For as long as I can recall, every candidate for federal office has spoken about the need to rescue Social Security. I remember one Presidential debate, at least twenty years ago, in which one of the candidates referred to two unrelated opinion polls. One had asked young adult Americans whether they believed Social Security would still exist when they were ready to retire. The other had asked a similar demographic whether they believed that space aliens were visiting the Earth in UFOs. The result of the comparison was that more Americans believed in space aliens on UFOs than believed in Social Security.
Social Security was part of the New Deal enacted by Congress under President Franklin Roosevelt. Contrary to its name and to popular perceptions of the program, Social Security is a tax on working people used to pay other people—mostly the elderly and the disabled—not to work. The goal of the program, when it was created in 1935, was to open jobs for more workers and reduce unemployment by giving incentives to certain workers to leave the work force.
In 1935, the median average lifespan of Americans was seventy years. Today it is more than eighty years. This means that, when Social Security began, roughly half of the Americans who retired at age sixty-five could be expected to draw from the program for five years or less. Now, given better nutrition and health care than existed in the 1930s, more than half the Americans who retire at age sixty-five will draw from the program for fifteen years or more. No wonder many Americans doubt that Social Security can survive for another generation!
In 1935, each working American was taxed two percent of his or her income, but only up to $3000; money earned above that amount was untaxed. The tax was further hidden by requiring employers to match employee contributions, making the apparent tax only one percent. Today, the tax (including Medicare, which was added in the 1960s) is 15.3%, although it still seems less because employers are still matching employee contributions, making the tax appear to be less than eight percent (except for people who are self-employed). The ceiling of taxable income has risen from $3000 to $137,700.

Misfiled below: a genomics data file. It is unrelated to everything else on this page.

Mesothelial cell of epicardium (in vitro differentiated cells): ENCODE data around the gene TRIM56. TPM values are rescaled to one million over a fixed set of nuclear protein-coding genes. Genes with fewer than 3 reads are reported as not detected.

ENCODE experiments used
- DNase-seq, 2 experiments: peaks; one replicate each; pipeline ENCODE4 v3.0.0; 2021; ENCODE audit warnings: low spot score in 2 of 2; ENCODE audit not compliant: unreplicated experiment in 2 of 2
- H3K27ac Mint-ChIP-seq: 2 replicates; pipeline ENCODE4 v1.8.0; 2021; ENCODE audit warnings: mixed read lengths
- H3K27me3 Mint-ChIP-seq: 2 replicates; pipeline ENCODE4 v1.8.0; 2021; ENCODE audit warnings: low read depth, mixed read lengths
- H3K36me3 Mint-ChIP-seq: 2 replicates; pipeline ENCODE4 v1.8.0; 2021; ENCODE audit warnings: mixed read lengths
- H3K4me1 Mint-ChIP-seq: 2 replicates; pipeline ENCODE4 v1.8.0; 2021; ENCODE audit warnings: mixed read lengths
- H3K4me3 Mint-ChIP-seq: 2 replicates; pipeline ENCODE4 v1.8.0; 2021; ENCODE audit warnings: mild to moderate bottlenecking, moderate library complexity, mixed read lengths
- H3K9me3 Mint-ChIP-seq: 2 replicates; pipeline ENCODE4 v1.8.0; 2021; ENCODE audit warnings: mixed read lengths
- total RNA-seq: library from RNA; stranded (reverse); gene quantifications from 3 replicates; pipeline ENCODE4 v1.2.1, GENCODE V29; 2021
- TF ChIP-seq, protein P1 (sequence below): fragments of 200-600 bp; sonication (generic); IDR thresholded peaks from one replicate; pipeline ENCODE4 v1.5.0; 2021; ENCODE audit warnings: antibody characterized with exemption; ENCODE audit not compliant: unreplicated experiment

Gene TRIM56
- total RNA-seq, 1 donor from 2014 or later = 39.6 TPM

Employment rates, salaries, longevity figures, and other numbers vary from year to year. Each year projections are offered to guess how long Social Security can continue to fund disabled and retired persons given current numbers. The dire prospect of running out of money for Social Security usually projects only a few more years of survival for the program, but somehow Social Security has continued to remain solvent even as some of the early years for its projected failure have passed.
The easiest way to keep a balance in Social Security are to raise the tax rate and to reduce the benefits paid. Neither of those options are popular in today’s political climate. Other questions can be addressed that might also help preserve Social Security as a government program for the foreseeable future:
- Why place a ceiling on taxed earnings for Social Security? This practice causes Social Security to be more of a burden on low-income and middle-class taxpayers than on the wealthy. Removing the ceiling would generate more income for Social Security without adding any costs to the program.
- Social Security earnings have never been taxed, but many recipients of Social Security are drawing more total income from various retirement programs and investments than the average American worker can earn. Replacing the ceiling on taxed earnings with an income above which Social Security is subject to withholding tax would generate income for the government without harming the average disabled or retired recipient of Social Security.
- Retirement age needs to be reconsidered. Retirement at sixty-five (and early retirement at sixty-two) removes productive workers from their jobs while stressing the Social Security system. I plan to work full-time until I am seventy; I think most people my age are capable of doing the same. (Both my parents and all four of my grandparents lived into their eighties—two of the six into their nineties.)
- Understand that Social Security never promised to provide a sustainable living income for retirees. Social Security is meant to supplement other investment and retirement income. Unlike life, liberty, and the pursuit of happiness, Social Security is not a God-given right. Social Security is a government program of taxation and payment of benefits which can be adjusted by the government whenever it chooses (remembering that the members of government are subject to replacement by the voters whenever they make and enforce unpopular laws).
- Understand that currently Social Security is generating more government income than it is costing government expense. Predictions of the collapse of Social Security always depend upon extending current trends. Adjustments made over the years have sustained Social Security well beyond earlier forecasts of shortfalls. Continued adjustments will be more significant than any massive overhaul of the system.
In short, candidates for political office often threaten the end of Social Security as a way of scaring voters. Real assessments of the program show no need for worry or fear. Like other panics over illnesses, environmental changes, technological failures, and political confrontations, news of the collapse of Social Security is largely exaggerated and used to manipulate public opinion. J.